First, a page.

Page:United States Statutes at Large Volume 104 Part 2.djvu/566

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104 STAT. 1388-158 PUBLIC LAW 101-508—NOV. 5, 1990 erature or which is accepted by one or more of the following compendia: the American Hospital Formulary Service-Drug Information, the American Medical Association Drug Evaluations, and the United States Pharmacopeia-Drug Information. "(7) MULTIPLE SOURCE DRUG; INNOVATOR MULTIPLE SOURCE DRUG; NONINNOVATOR MULTIPLE SOURCE DRUG; SINGLE SOURCE DRUG.— " (A) DEFINED.— "(i) MULTIPLE SOURCE DRUG.— The term 'multiple source drug' means, with respect to a calendar quarter, a covered outpatient drug (not including any drug described in paragraph (5)) for which there are 2 or more drug products which— "(I) are rated as therapeutically equivalent (under the Food and Drug Administration's most recent publication of 'Approved Drug Products with Therapeutic Equivalence Evaluations'), "(II) except as provided in subparagraph (B), are pharmaceutically equivalent and bioequivalent, as defined in subparagraph (C) and as determined by the Food and Drug Administration, and "(III) are sold or marketed in the State during the period. "(ii) INNOVATOR MULTIPLE SOURCE DRUG.—The term 'innovator multiple source drug' means a multiple source drug that was originally marketed under an original new drug application approved by the Food and Drug Administration. "(iii) NONINNOVATOR MULTIPLE SOURCE DRUG.— The term 'noninnovator multiple source drug' means a multiple source drug that is not an innovator multiple source drug. "(iv) SINGLE SOURCE DRUG.—The term 'single source drug' means a covered outpatient drug which is produced or distributed under an original new drug application approved by the Food and Drug Administration, including a drug product marketed by any cross-licensed producers or distributers *° operating under the new drug application. "(B) EXCEPTION. —Subpar^aph (A)(i)(II) shall not apply if the Food and Drug Administration changes by regulation the requirement that, for purposes of the publication described in subparagraph (A)(i)(D, in order for drug products to be rated as therapeutically equivalent, they must be pharmaceutically equivalent and bioequivalent, as defined in subparagraph (C). "(C) DEFINITIONS. —For purposes of this paragraph— "(i) drug products are pharmaceuutically * ^ equivalent if the products contain identical amounts of the same active drug ingredient in the same dosage form and meet compendial or other applicable standards of strength, quality, purity, and identity; "(ii) drugs are bioequivalent if they do not present a known or potential bioequivalence problem, or, if they do present such a problem, they are shown to meet an appropriate standard of bioequivalence; and «oSo in original. Probably should be "distributors".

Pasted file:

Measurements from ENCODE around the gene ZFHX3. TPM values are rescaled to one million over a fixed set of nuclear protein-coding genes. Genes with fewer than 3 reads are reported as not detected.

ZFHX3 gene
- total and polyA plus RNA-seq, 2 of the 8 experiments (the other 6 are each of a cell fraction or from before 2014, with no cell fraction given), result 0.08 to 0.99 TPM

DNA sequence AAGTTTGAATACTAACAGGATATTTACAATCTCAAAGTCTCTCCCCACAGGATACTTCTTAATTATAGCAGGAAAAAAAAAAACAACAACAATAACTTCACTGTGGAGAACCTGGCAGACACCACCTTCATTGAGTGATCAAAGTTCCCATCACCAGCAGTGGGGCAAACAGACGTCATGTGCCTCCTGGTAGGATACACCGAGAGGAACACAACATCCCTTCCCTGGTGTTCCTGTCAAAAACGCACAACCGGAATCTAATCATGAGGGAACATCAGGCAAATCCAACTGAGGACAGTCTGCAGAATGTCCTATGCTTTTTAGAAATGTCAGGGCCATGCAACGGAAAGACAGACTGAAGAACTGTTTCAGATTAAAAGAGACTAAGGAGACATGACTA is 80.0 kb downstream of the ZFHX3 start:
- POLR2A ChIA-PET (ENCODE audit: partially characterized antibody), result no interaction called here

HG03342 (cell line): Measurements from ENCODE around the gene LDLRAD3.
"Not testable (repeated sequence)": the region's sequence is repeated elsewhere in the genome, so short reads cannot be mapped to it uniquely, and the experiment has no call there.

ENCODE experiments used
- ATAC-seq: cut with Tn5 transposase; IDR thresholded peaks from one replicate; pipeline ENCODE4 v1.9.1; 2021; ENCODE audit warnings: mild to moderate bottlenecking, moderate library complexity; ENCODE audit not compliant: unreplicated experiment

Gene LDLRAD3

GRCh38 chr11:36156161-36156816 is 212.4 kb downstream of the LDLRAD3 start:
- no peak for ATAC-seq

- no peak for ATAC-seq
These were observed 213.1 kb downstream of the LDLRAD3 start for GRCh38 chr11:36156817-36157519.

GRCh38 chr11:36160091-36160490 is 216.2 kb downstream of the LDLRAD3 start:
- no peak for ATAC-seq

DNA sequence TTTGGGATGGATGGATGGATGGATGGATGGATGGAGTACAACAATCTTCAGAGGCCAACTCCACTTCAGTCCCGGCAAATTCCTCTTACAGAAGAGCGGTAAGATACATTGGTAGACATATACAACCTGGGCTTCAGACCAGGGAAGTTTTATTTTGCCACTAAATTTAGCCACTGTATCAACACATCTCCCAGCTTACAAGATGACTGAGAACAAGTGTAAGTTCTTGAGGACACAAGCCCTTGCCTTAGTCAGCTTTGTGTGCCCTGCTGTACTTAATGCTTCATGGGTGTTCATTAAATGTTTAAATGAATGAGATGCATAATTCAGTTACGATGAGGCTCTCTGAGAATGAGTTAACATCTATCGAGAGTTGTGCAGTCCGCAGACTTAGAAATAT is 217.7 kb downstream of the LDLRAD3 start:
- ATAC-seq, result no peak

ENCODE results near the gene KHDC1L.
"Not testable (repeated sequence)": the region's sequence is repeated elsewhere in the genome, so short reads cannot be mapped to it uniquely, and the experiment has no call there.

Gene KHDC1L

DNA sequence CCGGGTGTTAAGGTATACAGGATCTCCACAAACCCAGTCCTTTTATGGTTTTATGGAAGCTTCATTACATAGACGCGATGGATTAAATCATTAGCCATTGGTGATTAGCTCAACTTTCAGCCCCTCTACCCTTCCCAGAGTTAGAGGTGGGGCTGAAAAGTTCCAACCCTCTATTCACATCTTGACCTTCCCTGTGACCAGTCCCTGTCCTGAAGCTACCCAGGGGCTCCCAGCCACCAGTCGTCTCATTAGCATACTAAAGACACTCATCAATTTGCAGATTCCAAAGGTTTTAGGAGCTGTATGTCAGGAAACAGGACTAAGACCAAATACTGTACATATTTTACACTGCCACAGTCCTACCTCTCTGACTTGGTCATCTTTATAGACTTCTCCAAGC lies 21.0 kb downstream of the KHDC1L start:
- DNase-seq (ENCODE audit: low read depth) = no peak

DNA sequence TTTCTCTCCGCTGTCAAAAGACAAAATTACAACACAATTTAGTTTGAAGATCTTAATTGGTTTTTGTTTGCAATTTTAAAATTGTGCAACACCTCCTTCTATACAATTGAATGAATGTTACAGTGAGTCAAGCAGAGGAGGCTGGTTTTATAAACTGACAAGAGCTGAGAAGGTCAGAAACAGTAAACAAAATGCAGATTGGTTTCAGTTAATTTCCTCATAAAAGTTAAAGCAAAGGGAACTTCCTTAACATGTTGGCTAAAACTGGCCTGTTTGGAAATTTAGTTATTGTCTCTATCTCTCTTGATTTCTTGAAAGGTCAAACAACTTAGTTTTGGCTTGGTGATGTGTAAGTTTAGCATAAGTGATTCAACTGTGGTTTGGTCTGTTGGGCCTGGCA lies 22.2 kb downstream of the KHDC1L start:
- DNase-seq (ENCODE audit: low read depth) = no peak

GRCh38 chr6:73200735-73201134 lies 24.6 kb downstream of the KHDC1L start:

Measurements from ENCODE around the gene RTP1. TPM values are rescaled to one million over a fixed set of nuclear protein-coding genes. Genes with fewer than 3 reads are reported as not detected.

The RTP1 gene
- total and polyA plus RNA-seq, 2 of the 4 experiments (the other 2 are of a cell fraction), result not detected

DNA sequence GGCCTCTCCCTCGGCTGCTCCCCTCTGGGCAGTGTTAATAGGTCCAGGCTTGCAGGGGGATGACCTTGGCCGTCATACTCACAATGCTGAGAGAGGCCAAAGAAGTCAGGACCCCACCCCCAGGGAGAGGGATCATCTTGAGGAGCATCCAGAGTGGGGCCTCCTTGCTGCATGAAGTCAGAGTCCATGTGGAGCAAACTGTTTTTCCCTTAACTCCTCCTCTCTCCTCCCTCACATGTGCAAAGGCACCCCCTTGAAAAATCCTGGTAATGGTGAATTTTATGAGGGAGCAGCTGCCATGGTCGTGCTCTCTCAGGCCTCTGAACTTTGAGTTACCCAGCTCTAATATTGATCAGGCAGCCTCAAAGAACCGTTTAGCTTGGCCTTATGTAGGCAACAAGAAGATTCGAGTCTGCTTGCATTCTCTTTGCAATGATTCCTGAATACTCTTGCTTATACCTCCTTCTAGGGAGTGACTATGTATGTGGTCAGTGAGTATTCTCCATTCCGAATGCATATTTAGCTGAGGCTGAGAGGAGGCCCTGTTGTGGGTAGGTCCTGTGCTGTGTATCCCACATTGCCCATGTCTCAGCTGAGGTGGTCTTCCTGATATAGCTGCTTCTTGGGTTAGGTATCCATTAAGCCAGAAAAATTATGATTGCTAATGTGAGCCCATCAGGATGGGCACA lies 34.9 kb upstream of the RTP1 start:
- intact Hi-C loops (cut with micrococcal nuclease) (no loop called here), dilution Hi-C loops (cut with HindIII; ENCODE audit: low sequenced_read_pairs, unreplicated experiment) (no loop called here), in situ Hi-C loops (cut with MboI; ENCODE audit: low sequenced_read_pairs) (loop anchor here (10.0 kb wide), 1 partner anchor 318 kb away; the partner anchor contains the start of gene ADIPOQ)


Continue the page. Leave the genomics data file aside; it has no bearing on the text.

• ' So in original. Probably should be "pharmaceutically".